Thursday, 8 March 2007



*Please forward and post widely*

Dear friends,

Late last year, executions in Florida were put on hold because of the flawed
process of lethal injection. Now that a government commission has reviewed the
lethal injection process (, Florida needs to
continue the time-out on executions and review the entire death penalty system
and all of its flaws.

YOUR involvement is critical to halt executions and study the capital punishment

Choose one, or all three if you can!

1. Write letters, emails, and call Governor Charlie Crist to tell him to
maintain the current time-out on executions and do a thorough study of the death
penalty. (See AP article below about the need for communication with Crist)

2. Sign up to receive future action alerts and news from Floridians for
Alternatives to the Death Penalty (FADP) at

3. Forward this alert to a friend (or five!) and have them contact Governor
Crist too!



Each one of us can make a difference! This is about quantity. Short letters
(even 2-3 sentences) are great! See talking points below for ideas.

Gov. Charlie Crist
The Capitol
400 S. Monroe St.
Tallahassee, FL 32399

PHONE: 850-488-7146
FAX: 850-487-0801



Pick what resonates with you--

Thank you for launching an Open Government study of the method and protocols of
lethal injection and the circumstances involving the December 15th execution of
Angel Diaz. It is clear that the protocols need to be rewritten, and any
process moving forward should ensure that the new protocols are thoughtfully
developed and properly vetted through a public process that allows the citizens
of Florida to understand clearly this uniquely serious action that the State

Lethal injection involves a medical procedure and should be overseen by
well-trained medical professionals.

Florida’s Death penalty lawyers are untrained and under funded. The performance
of appointed lawyers in Florida has been criticized on numerous occasions,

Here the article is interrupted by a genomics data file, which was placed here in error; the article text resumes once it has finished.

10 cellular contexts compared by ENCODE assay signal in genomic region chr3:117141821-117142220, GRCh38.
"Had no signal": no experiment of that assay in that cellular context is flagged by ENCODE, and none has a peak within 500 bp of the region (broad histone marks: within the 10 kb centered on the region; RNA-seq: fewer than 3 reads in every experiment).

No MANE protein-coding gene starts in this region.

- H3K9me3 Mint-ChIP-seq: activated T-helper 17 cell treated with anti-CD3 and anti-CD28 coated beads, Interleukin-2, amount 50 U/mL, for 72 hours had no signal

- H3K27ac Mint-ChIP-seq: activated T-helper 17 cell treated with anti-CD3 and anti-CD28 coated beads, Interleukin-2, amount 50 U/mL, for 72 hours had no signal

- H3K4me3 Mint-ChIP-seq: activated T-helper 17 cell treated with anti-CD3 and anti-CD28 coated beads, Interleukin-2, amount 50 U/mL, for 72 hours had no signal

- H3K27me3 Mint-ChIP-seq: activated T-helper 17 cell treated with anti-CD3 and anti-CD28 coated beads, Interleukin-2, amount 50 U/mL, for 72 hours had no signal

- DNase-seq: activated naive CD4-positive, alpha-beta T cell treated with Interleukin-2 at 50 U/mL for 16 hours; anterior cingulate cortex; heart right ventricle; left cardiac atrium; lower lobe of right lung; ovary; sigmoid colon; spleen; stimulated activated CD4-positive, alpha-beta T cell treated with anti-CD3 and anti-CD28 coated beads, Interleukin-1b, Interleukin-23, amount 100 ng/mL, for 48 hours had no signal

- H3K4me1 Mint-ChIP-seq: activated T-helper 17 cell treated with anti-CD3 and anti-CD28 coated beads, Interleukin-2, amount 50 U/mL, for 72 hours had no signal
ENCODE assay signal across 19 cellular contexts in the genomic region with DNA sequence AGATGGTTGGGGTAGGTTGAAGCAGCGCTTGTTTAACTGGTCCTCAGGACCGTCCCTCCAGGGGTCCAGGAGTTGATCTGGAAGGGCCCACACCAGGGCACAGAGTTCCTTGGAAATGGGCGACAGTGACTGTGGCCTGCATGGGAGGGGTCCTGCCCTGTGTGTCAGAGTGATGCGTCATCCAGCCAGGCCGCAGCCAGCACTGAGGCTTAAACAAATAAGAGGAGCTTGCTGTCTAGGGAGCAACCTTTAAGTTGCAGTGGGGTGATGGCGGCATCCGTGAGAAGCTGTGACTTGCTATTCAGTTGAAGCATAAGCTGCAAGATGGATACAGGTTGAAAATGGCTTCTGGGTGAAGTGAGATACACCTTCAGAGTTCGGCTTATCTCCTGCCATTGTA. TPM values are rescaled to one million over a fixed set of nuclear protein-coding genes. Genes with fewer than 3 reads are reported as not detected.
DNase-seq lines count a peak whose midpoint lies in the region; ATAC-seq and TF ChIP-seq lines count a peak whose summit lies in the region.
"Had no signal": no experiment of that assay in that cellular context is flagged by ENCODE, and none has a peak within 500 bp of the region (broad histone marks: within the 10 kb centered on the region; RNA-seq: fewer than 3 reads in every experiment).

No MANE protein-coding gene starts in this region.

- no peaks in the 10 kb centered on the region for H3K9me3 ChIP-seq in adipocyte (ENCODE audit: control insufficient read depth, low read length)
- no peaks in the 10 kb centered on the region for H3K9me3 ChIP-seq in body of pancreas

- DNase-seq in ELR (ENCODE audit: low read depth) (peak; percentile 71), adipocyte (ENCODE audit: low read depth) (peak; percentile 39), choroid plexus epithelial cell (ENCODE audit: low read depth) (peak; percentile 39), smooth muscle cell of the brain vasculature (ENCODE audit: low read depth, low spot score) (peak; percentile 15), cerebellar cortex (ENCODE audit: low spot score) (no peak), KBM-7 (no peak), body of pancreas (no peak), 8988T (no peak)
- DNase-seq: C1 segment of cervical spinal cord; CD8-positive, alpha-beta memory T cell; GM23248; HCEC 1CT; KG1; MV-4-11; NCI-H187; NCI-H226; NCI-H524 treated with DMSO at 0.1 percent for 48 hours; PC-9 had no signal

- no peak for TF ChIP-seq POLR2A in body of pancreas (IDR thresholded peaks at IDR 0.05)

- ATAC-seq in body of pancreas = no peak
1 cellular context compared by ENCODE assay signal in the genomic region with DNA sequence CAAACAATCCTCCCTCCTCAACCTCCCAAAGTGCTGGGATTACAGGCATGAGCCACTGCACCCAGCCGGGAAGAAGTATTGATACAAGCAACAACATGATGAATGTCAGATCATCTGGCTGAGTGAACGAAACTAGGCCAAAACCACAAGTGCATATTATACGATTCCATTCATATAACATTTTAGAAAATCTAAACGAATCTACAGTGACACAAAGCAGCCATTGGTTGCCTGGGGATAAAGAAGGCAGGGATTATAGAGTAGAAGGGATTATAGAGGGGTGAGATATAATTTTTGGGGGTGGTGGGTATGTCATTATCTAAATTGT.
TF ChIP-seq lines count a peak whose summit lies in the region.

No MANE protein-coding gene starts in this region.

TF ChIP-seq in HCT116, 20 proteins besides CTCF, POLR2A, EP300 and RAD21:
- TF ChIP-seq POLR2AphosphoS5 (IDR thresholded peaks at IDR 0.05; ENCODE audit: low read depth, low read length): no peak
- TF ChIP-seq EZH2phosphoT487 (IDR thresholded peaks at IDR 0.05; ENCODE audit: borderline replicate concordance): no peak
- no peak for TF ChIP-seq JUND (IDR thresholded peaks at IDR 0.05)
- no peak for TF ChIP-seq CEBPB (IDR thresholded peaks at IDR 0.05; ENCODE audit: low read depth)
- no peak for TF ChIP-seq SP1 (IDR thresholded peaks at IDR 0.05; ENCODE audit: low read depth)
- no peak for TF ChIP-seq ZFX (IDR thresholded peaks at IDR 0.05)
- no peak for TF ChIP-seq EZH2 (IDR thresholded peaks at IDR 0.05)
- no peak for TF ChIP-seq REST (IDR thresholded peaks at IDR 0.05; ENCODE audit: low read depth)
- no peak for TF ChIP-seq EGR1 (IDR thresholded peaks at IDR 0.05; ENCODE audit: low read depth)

including by the Florida Supreme Court. Some lawyers have little or no
experience in death penalty cases and do not raise the correct issues in trials.

Since 1973, 123 death row inmates have been released after evidence proved they
were innocent, including 22 in Florida. We need to figure out what's gone wrong
in these cases so we do not risk executing an innocent person.

The death penalty in Florida costs $51 million a year above and beyond what it
would cost to sentence defendants to life without the possibility of parole.
Can we really afford such a wasteful system? And aren't our valuable tax
dollars better spent on a measures that would prevent violent crimes?

To be meaningful, justice should be swift and sure. The death penalty is
neither. Capital punishment prolongs pain for victims’ families, dragging them
through an agonizing and lengthy process that holds out the promise of one
punishment in the beginning and usually results in a life sentence in the end

Since 1979, when Florida reinstated the death penalty, none of the 60 executed
have been white defendants who killed black victims, and although numerous
commissions and task forces have studied and made recommendations to address
racial and geographical bias in Florida’s death penalty law, few of those
recommendations have been implemented.

The American Bar Association assessment report found that Florida’s system is
plagued with problems that can lead to wrongful convictions, such as access to
DNA testing, the preservation of evidence, and eye witness identification
procedures, including lineups and interrogation procedures that increase the
likelihood of false confessions.

AP Article outlining the need for communication to Governor Crist:

February 27, 2007

OHIO - In one of the nation's busiest death penalty states, letters to Ohio Gov.
Ted Strickland are running almost 5-to-1 in favor of ending capital punishment
or temporarily stopping it to study the system.

Strickland supports the death penalty, but almost immediately after taking
office, he delayed the executions of three condemned killers while he reviewed
their cases.

The decision resonated in Ohio, where former Gov. Bob Taft let 24 executions
proceed with little hesitation.

An Associated Press review of correspondence Strickland received since his
election and running through Feb. 15 found 125 letters or e-mails from death
penalty opponents.

...In FLORIDA, newly elected Gov. Charlie Crist, a Republican and death penalty
supporter, has received only 22 letters and e-mails split evenly between capital
punishment backers and opponents.

"I wouldn't say we felt like it was high or low," Crist spokeswoman Kathy Torian

Florida executed 21 inmates under Crist's predecessor, Republican Jeb Bush.

The state has a temporary moratorium on executions while a commission studies
whether changes are needed in the way the state carries out the death penalty.

Bush created the commission after December's botched execution of Angel Nieves
Diaz, who survived for more than a half hour after being given two doses of the
lethal injection drugs.


Mark Elliott
Director, Floridians for Alternatives to the Death Penalty,

Floridians for Alternatives to the Death Penalty
2840 W. Bay Drive, #118
Belleair Bluffs, FL 33770-2620
"The time is always right to do what is right." Martin Luther King

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